Music itself is a demonstration of leadership when elements move from one part to the other. Being the musical leader does not mean that one has to "speak" or play louder. At some point, the leadership is assured by the double-bass line which sustains the whole orchestra with a regular pulsation that serves as the foundation for the musical structure. Later in the piece, the leader is the line of violins that plays a crescendo reaching a climax. The musical theme throughout the piece also imposes itself in a different register, instruments, tempo, dynamics; the percussion section can also be imposing.
Listening and vision are parts of the process. To render a musical interpretation, the conductor must be able to transmit the intention to the musicians. Every musician is responsible for his/her own interpretation that must "melt" into the ensemble. Without every musician’s willful collaboration, the conductor is helpless. The goal is for the conductor and the orchestra to perform a "final product" for an audience that will bring a unique aesthetic experience to each individual.
The music conductor and musicians are responsible for listening, fostering the vision and supporting the process. This leadership music metaphor helps us project how human beings could work together in order to develop "harmonious" relationships.
Let us remember that space is never empty. If it is filled with harmonious voices, a song arises that is strong and potent. If it is filled with conflict, the dissonance drives us away and we don’t want to be there. Where we pretend that it doesn’t matter whether there is harmony, when we believe we don’t have to "walk our talk," we lose far more than personal integrity. We lose the partnership of a field-rich space that can help bring order to our lives (Wheatley, p. 57)
It is difficult not to think of the conductor of an orchestra as "active"...the conductor is primarily a listener who tunes in on different wavelengths to pick up the specific emissions of different parts of the ensemble...The therapeutic leader listens actively with his "third ear" (Anthony, 1991, p. 73).
There are interesting similarities between the fields of therapy and leadership such as quality of presence, guiding and mentoring, conditions such as environment, participation, and creativity, for instance. Therapy as an instrument for leadership brings us to a broader conception of therapy where listening, vision and process are key elements as well. Therapists have a quality of listening that supports the therapeutic process. On the other hand, unlike musical or leadership contexts, the therapist does not "impose" a vision onto clients. Together, they co-create a vision from the client’s perspective.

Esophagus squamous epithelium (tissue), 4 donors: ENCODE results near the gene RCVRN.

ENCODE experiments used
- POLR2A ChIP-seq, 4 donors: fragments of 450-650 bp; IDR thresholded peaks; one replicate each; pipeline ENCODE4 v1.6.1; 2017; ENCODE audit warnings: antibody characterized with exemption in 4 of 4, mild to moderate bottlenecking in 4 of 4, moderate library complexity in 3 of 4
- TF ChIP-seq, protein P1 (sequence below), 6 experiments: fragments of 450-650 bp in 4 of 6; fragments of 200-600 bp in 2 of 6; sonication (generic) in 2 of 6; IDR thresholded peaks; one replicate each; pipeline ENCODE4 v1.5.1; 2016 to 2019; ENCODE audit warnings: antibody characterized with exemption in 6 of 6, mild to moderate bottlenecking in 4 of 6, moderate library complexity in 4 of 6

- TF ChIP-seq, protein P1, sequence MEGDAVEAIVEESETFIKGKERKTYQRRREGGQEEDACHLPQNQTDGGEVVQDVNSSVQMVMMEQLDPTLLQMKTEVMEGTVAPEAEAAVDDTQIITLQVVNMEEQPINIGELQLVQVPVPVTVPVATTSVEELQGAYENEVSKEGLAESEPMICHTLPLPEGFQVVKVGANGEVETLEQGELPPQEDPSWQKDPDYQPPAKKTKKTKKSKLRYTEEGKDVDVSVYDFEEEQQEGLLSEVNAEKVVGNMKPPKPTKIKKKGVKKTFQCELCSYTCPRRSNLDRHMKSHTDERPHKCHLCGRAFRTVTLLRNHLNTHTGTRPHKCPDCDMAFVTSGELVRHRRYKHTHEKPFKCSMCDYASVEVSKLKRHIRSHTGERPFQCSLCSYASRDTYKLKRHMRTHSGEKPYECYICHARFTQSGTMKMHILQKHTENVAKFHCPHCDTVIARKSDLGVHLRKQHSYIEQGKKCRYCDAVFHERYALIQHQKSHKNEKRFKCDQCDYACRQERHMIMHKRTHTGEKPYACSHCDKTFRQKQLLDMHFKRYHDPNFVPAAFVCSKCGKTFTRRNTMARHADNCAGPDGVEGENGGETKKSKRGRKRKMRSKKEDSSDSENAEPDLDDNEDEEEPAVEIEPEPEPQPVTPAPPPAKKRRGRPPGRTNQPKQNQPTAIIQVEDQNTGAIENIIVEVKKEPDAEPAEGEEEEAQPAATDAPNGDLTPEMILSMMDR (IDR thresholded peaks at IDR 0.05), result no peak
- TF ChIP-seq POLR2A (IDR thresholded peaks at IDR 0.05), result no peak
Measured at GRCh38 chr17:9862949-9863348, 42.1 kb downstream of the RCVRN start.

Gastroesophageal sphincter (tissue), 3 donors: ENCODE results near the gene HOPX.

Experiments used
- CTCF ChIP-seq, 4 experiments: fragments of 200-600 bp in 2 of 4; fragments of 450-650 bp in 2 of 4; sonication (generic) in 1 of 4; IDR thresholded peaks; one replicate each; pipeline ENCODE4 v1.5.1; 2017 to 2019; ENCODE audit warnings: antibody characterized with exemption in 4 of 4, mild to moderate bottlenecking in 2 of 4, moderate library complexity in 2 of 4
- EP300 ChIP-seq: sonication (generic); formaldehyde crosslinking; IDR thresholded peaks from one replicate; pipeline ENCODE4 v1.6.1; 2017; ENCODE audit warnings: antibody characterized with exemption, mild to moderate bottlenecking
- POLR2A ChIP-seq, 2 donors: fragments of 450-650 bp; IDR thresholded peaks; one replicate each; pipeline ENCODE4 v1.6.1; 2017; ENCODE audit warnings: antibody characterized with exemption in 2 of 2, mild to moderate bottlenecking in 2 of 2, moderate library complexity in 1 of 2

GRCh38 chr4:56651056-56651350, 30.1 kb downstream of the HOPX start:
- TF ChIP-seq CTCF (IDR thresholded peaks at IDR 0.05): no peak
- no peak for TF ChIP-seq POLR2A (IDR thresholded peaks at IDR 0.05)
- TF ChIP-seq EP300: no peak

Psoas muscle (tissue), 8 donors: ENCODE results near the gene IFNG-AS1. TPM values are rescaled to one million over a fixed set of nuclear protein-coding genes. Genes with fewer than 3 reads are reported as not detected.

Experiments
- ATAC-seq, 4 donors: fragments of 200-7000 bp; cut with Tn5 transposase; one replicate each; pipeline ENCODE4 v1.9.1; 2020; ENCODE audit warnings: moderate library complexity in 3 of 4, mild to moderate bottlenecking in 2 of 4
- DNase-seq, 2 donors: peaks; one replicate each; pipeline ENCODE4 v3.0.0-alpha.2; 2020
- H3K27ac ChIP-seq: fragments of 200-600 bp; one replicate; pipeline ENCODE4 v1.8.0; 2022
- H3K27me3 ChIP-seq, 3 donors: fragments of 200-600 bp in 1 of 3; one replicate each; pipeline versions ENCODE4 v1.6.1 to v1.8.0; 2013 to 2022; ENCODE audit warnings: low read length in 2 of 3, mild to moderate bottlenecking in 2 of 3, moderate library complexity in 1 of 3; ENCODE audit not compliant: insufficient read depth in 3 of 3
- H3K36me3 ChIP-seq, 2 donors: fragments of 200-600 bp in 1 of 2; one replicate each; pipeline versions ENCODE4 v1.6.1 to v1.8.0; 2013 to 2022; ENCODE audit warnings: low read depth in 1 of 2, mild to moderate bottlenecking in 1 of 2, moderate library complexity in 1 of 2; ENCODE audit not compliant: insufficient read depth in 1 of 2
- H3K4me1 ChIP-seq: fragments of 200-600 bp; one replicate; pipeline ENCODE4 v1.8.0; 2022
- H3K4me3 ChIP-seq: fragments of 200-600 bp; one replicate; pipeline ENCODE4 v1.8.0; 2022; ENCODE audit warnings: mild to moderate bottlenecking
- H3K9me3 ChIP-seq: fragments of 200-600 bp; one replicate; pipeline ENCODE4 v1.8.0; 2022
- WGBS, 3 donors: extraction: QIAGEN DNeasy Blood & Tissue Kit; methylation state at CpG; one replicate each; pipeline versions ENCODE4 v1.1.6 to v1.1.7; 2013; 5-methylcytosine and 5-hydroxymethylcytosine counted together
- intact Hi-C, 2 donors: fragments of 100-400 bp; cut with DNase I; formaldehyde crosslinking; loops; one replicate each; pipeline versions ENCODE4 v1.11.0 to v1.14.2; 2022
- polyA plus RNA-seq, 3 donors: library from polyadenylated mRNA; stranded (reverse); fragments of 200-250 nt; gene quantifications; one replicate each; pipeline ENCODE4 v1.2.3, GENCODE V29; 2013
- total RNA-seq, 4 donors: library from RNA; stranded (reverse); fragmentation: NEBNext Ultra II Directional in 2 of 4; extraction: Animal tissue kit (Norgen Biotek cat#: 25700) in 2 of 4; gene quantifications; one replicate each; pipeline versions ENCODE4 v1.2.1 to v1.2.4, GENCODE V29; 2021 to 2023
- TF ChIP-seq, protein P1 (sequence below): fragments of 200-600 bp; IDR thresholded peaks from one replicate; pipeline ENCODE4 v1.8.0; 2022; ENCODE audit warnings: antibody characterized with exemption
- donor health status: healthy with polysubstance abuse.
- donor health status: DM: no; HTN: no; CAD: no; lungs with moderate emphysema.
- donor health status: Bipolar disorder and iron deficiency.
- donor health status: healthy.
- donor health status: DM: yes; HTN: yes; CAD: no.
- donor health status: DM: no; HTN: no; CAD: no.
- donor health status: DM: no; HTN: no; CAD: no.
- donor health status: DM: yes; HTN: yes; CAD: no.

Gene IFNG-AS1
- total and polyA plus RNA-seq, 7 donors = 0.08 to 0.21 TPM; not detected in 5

Some psychology approaches such as the humanistic approach elaborated by Rogers (1961) seem to inspire leadership vision. Based on empathy, congruence, and transparency, the humanistic orientation helps develop a safe and trusting environment necessary to enhance the therapeutic process. Rogers was one of the first therapists to tap into the clients’ creative potential. He believed in the capacities of clients to explore and use their inner creative resources as a means to growth and change. One way to engage clients in this approach is to validate resources that already exist.
The transpersonal approach also represents a psychological orientation that can be applied to today’s leadership. Transpersonal psychology "...is concerned with the study of humanity’s highest potential, and with the recognition, understanding, and realization of unitive, spiritual, and transcendent states of consciousness" (Lajoie & Shapiro, 1992, p. 91). Qualities such as empathy, compassion, altruism, unselfishness, and unconditional love are parts of such an approach.
In the article The Dilemma of Therapeutic Leadership: The Leader who Does not Lead, Anthony (1991) presents us with a junction between therapy and leadership. Therapy represents a "...positive philosophy that values involvement as expressed in caring, helping, sharing, enabling and supporting. Basic to his work, the group therapist should provide a group climate of support...the leader must me able to connect, discern, attract, facilitate, and fascinate..." (p. 72). The therapeutic leader creates an environment that subtly allows individual potential to emerge which seems to have inspired leadership theorists.
Leadership is about change and moving forward. Leadership theories demonstrate the complexity of defining what is needed to bring changes in "complex systems" inhabited by human beings. Several of these theories rooted in humanistic and transpersonal approaches have inspired leadership theorists such as Greenleaf (2002), Heifetz (1994), Bennis (2003), Burns (1978), Vaill (1996), Wheatley (1999) and Rost (1991).